The Complicity of Ben Carson – Rolling Stone

“The Housing secretary has a new rule that may force tens of thousands of children into homelessness, all because President Trump tells us we should hate their undocumented relatives.

. . . On April 18th, the very same day that Attorney General William Barr released a redacted version of Robert Mueller’s findings, Carson announced a proposal that would reinforce a 1980 law stating that undocumented immigrants are ineligible for any financial assistance related to public housing and make it even more strict. (That this new rule targets Hispanic, Latinx and Muslim communities goes without saying; if American public housing was traditionally packed with Scandinavian families, I sincerely doubt that Carson would be displaying the kind of haste manifested in the quote below.)”

Source: The Complicity of Ben Carson – Rolling Stone

Carbon monoxide is killing public housing residents, but HUD doesn’t require detectors

Residents of a South Carolina public housing complex are demanding answers after two of their neighbors died from the gas.

Source: Carbon monoxide is killing public housing residents, but HUD doesn’t require detectors

Black homeownership is stuck near 30-year lows

‘We haven’t made any progress’: Black homeownership is stuck near 30-year lows

July 6 at 10:48 AM 


Jani Tillery, 42, is an attorney at the Children’s Law Center in Washington who has been looking for homes since October. She’s made three offers since the end of November but lost to other bidders and she’s having a hard time finding homes in her price range of less than $200,000. (Andre Chung/for The Washington Post)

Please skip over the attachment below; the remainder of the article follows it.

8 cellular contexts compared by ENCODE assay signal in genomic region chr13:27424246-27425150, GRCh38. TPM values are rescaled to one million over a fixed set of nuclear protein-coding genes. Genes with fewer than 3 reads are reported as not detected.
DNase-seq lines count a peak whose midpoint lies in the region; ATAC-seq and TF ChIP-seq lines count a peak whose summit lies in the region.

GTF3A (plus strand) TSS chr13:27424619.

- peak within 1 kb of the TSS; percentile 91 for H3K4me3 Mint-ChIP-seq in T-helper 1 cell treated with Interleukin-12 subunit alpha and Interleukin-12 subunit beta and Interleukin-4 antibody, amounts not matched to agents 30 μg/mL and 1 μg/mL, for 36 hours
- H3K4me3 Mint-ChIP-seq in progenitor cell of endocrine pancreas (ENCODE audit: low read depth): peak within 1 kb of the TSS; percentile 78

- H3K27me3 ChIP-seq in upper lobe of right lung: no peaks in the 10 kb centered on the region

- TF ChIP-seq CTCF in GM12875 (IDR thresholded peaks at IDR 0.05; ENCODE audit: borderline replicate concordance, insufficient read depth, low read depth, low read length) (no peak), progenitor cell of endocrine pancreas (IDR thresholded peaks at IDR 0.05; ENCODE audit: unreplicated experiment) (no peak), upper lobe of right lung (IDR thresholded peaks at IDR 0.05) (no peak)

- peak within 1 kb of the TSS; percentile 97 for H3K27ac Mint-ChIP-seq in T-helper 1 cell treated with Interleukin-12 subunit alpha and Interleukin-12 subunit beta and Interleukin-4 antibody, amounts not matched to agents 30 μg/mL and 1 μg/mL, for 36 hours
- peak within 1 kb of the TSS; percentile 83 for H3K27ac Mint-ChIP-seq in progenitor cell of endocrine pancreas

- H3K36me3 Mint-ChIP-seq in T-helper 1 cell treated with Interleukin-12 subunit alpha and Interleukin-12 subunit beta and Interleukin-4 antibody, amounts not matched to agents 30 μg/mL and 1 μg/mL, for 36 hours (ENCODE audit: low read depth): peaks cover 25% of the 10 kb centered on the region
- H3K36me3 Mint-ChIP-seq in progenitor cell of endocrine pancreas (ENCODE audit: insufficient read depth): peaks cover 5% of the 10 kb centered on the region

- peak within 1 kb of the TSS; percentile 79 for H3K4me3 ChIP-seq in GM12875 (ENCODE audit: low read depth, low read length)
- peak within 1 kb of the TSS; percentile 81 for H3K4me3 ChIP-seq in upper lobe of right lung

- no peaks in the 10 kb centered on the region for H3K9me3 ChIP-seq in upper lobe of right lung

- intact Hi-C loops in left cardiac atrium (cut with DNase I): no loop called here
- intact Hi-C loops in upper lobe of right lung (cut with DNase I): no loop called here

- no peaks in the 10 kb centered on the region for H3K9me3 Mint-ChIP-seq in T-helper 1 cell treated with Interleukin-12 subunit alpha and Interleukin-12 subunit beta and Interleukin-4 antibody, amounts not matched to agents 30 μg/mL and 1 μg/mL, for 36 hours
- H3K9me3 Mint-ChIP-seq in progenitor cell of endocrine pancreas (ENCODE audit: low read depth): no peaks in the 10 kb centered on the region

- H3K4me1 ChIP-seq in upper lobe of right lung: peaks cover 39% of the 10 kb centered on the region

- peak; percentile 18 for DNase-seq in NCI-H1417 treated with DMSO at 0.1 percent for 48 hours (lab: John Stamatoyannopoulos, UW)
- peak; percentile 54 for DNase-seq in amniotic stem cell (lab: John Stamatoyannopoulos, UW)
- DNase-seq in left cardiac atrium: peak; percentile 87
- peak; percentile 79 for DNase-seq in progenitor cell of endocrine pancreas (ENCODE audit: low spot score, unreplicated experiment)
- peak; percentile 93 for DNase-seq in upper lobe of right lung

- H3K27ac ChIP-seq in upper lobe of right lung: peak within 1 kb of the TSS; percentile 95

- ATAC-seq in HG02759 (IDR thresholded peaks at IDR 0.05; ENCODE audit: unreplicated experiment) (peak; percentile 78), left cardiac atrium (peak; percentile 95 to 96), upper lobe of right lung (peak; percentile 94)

Jani Tillery thought she would be a homeowner by now.

Her parents bought a house in the Detroit suburbs in the late 1970s while living on a modest income. Her mother was a teacher. Her father worked in the automotive industry. They raised their children in the house and paid off the mortgage. They will probably live there in retirement and possibly pass the house — not only a home with rich sentimental value but also a sizable financial asset — on to their children.

Tillery, 42, hoped this would finally be the year she, too, could buy. She’s a lawyer at a nonprofit in Washington, and she recently got a promotion and raise.

Yet, she says, this part of the American Dream seems out of reach for her, as it is for many other African American workers despite notable strides in other aspects of their finances.

In many ways, African Americans have regained the ground lost during the financial crisis. Many are finding jobs and getting raises.

But the holy grail of homeownership remains elusive. Forty-three percent of blacks owned homes in 2017, according to an annual report from the Joint Center for Housing Studies of Harvard University. In contrast, 72 percent of whites did, a gap that has mostly widened during the past three decades.

“The overall frustration is, I am a working citizen. I pay my taxes. I’m doing a job to help kids,” said Tillery, whose nonprofit helps children with disabilities. “It’s better for me to own a home. I’m 42. I don’t want to continue renting.”

There aren’t many homes in the area that fall into her price range of $200,000 or less. When she sees a listing she can afford, she either loses out to a buyer who will pay more or waive contingencies or learns that the property isn’t approved for Federal Housing Administration mortgages, which she is relying on because they require lower down payments than conventional loans.

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Jonnelle Marte is a reporter covering personal finance. She was previously a writer for MarketWatch and the Wall Street Journal. 

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